Songs From An American Movie Vol. One: Learning How To Smile


Capitol Records, 2000

REVIEW BY: Christopher Thelen


Sometimes, it feels like Art Alexakis and his bandmates in Everclear aren't satisfied with being one of the leading alternative rock bands out there today. Sometimes it feels like there's a bit of musical wanderlust in their bones, pushing them towards styles they might not have considered before.

Their first release of 2000, Songs From An American Movie Vol. One: Learning How To Smile (hereafter Learning How To Smile), builds on the alternative base that Alexakis, bassist Craig Montoya and drummer Greg Eklund have built, but they also branch off and make some rather surprising turns. Sometimes, these work well; other times, the end result leaves the listener with the feeling that Everclear is just trying too hard.

Admittedly, I've not been the biggest Everclear fan in the world; prior to my friend at Capitol sending me this disc to review, I owned nothing by the band. (Memo to Robyn: Thanks for your patience... I'm ready to tackle the new disc now.) So I admit I might be noticing things that longtime fans knew were there all along. I'll take my chances.my_heart_sings_the_harmony_web_ad_alt_250

Besides, I don't remember the last time I heard Everclear on the radio using samples prior to "A.M. Radio," an interesting ditty about a simpler life, before all of this electronic nonsense took control of us a la Orwell's 1984, when Larry Lujack ruled the airwaves, Led Zeppelin still flew and "high-tech" meant you had an 8-track tape deck. Okay, I'm flashing back here - and I think this was Alexakis's goal.

But the samples aren't just limited to one song; they're also used in "Here We Go Again," an interesting fusion of alternative and a touch of rap. And am I the only one who picked up on the drum intro to "When The Levee Breaks" on "Now That It's Over"?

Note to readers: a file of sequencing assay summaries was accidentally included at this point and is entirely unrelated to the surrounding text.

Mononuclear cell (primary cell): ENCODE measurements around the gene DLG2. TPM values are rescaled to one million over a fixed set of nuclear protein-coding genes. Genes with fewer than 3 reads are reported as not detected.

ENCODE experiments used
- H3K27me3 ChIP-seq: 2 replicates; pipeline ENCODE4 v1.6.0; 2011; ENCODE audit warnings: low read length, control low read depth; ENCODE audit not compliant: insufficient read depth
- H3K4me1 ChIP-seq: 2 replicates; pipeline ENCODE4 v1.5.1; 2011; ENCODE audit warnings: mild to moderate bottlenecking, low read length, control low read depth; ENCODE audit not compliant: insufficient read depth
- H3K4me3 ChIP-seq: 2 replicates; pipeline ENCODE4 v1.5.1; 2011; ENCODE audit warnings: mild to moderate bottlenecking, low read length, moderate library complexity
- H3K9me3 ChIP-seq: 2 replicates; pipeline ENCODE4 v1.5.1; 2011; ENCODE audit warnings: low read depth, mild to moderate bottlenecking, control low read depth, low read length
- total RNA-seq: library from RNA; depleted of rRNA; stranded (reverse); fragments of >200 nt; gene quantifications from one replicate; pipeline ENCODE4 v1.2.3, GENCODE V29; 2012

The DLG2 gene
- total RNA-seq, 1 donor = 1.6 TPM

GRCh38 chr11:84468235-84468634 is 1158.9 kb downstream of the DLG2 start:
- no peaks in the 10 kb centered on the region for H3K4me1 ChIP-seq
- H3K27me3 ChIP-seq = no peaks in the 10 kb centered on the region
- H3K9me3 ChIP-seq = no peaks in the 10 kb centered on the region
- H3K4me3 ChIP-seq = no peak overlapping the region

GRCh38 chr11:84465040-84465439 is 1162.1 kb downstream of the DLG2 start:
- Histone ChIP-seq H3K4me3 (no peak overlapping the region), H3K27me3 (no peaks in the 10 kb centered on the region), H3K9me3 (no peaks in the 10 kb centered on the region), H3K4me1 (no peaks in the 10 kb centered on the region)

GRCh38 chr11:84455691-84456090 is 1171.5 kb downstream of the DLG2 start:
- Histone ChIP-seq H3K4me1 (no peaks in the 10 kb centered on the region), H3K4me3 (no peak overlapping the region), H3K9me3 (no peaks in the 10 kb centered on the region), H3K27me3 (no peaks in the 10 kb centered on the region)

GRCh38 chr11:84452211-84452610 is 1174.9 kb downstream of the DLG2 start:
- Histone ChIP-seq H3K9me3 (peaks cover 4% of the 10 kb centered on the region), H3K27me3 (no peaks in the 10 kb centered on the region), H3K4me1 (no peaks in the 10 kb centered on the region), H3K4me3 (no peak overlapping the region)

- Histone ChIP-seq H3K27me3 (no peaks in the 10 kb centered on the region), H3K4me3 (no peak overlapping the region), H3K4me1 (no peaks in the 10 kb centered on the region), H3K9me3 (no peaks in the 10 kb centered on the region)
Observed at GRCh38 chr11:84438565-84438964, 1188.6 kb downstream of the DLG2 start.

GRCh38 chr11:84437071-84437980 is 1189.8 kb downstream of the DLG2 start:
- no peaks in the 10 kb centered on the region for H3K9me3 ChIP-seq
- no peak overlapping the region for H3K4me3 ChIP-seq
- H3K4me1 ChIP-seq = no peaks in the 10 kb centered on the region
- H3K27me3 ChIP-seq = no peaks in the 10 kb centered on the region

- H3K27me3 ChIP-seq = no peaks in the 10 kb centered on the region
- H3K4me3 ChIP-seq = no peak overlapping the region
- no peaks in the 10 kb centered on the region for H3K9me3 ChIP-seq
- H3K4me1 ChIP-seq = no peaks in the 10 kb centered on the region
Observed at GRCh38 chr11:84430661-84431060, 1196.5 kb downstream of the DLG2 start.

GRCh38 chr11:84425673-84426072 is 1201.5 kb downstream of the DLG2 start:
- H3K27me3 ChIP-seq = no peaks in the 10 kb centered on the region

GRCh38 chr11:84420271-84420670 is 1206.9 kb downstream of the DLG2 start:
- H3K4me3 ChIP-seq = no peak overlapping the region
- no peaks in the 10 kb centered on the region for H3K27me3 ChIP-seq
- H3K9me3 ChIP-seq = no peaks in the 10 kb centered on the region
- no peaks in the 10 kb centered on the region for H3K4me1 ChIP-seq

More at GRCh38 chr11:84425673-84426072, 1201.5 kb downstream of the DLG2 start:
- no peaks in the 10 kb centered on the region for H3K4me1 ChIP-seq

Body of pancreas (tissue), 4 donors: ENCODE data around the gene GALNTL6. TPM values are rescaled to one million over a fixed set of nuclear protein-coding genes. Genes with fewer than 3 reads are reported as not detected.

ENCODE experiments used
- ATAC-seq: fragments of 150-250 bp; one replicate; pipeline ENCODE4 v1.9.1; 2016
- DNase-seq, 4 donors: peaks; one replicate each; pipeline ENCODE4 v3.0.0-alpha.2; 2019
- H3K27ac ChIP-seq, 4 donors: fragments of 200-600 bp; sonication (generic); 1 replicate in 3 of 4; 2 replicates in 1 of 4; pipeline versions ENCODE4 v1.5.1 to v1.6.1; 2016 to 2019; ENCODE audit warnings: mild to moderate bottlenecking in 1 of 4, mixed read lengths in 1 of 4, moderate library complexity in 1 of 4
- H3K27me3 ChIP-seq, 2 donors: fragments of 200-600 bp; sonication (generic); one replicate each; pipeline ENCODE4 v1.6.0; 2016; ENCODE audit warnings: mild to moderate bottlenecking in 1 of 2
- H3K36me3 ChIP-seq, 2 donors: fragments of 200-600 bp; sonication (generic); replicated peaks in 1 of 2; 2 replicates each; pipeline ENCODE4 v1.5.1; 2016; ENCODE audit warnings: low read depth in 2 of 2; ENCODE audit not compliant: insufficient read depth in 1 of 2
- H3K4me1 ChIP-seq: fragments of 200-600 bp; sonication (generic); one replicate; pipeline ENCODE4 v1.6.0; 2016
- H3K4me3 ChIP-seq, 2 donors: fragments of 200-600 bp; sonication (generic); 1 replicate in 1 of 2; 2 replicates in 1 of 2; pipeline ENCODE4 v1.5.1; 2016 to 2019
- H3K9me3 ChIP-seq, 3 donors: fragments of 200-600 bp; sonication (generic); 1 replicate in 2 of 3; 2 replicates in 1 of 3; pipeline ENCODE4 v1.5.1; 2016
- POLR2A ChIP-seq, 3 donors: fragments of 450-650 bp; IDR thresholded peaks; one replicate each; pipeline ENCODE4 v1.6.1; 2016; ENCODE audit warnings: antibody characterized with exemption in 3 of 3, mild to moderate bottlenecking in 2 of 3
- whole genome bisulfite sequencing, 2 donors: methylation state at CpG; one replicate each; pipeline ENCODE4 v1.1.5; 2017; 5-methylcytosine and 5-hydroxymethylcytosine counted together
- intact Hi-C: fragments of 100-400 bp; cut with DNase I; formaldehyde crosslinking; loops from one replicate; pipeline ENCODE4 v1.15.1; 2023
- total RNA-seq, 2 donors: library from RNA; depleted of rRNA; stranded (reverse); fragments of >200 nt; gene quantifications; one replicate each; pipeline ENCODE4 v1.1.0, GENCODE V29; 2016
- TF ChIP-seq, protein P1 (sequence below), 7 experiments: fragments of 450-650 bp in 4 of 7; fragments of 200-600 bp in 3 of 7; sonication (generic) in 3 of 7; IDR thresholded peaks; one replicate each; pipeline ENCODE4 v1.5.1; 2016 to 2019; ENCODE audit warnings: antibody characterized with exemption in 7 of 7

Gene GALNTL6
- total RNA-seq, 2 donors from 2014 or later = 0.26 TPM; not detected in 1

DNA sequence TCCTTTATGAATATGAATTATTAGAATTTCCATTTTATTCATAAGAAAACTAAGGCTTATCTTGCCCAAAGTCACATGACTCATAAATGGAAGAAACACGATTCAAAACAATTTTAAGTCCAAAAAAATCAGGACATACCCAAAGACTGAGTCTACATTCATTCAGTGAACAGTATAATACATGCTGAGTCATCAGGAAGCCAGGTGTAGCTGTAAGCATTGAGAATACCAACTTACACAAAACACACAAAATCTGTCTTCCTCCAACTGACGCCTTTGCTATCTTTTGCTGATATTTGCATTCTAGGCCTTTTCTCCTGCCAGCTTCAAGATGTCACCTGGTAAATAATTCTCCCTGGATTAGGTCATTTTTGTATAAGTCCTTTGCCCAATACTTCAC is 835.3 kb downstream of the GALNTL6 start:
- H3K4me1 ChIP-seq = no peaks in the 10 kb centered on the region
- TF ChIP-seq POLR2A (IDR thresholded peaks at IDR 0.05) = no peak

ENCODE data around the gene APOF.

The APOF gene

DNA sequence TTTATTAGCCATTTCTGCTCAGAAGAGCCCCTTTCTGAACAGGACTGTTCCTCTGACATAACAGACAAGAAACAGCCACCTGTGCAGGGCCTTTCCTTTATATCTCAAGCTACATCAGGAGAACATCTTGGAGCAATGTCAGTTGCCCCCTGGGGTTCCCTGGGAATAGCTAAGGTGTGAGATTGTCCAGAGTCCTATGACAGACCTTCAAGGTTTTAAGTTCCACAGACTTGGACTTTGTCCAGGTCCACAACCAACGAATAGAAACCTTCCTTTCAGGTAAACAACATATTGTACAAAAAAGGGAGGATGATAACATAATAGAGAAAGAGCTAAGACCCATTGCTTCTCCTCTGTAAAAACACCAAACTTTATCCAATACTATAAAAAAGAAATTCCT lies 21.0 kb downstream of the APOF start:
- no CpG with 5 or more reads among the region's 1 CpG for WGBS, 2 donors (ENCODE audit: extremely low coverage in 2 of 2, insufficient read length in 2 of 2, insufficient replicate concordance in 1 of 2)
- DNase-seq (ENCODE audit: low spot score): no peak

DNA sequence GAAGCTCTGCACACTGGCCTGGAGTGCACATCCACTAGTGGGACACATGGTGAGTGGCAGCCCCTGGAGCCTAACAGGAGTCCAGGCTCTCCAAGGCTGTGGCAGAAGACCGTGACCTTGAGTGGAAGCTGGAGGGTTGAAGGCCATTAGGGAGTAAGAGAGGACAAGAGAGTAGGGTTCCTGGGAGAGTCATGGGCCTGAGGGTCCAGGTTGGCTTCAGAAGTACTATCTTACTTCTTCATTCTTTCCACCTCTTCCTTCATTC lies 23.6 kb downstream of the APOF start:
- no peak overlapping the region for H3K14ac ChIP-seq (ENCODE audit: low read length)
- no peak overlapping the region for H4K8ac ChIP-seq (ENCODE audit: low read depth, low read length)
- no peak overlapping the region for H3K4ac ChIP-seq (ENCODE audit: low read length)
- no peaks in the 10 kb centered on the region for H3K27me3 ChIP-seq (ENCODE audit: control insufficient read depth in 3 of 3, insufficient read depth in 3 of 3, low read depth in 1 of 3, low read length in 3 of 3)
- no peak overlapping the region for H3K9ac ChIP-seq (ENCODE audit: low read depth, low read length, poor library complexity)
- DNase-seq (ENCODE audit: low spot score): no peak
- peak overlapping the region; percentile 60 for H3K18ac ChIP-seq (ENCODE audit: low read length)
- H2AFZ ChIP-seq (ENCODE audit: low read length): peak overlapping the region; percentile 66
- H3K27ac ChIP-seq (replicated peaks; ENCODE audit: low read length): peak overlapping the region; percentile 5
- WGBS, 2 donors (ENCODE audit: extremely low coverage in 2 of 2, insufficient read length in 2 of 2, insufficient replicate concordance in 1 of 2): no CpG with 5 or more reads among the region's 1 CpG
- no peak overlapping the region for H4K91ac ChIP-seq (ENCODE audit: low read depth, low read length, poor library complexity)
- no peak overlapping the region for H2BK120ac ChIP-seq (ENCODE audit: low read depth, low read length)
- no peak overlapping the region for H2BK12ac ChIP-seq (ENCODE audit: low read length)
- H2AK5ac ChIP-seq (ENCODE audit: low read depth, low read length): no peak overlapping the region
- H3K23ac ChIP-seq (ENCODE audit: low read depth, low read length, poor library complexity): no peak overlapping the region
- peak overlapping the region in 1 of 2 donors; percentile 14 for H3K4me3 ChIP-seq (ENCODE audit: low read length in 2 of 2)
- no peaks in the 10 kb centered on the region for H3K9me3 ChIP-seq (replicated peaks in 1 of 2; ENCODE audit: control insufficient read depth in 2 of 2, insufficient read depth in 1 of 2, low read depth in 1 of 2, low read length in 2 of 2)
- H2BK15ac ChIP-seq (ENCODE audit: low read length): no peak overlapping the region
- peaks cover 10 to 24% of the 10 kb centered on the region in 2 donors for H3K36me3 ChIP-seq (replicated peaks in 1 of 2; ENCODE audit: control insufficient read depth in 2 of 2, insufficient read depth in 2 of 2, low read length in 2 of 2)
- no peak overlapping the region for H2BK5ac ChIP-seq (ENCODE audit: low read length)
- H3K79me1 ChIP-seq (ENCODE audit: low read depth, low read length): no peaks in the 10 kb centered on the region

For the most part, Learning How To Smile seems to be Alexakis and crew taking a look back at their lives, from the joys of youth (their cover of Van Morrison's "Brown Eyed Girl") to the excitement of being a newlywed ("The Honeymoon Song"), even to the realization that the honeymoon is over ("Now That It's Over"). I'm not saying that this disc is absolutely autobiographical, but it often seems that Alexakis is pouring out his heart into these songs.

That emotional purge is clear in Alexakis's love for his daughter, shown on "Song From An American Movie Pt. 1" and "Annabella's Song," two tracks which bookend this CD. It's a moving piece of music, one to make anyone who's a father take a second look at how much or even how little they've been there in their children's lives. One word, two syllables: ka-pow.

Not everything on Learning How To Smile works quite as well; in fact, sometimes the constant musical shifts work against Everclear. Going from an almost hip-hop alternative version of "Brown Eyed Girl" to a classical-alternative piece on "Learning How To Smile" to a Hawaiian-influened number on "The Honeymoon Song" - geez, sometimes it feels like you need a scorecard to keep track of which genre Everclear has crossed into.

Still, Learning How To Smile is an intriguing disc which has rightfully been pleasing fans and winning Everclear new followers. Whether they could follow this up with a strong second volume remains to be seen by this reviewer, but I'm much more open to experiencing Everclear's music thanks to Learning How To Smile.

Rating: B

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© 2000 Christopher Thelen and The Daily Vault. All rights reserved. Review or any portion may not be reproduced without written permission. Cover art is the intellectual property of Capitol Records, and is used for informational purposes only.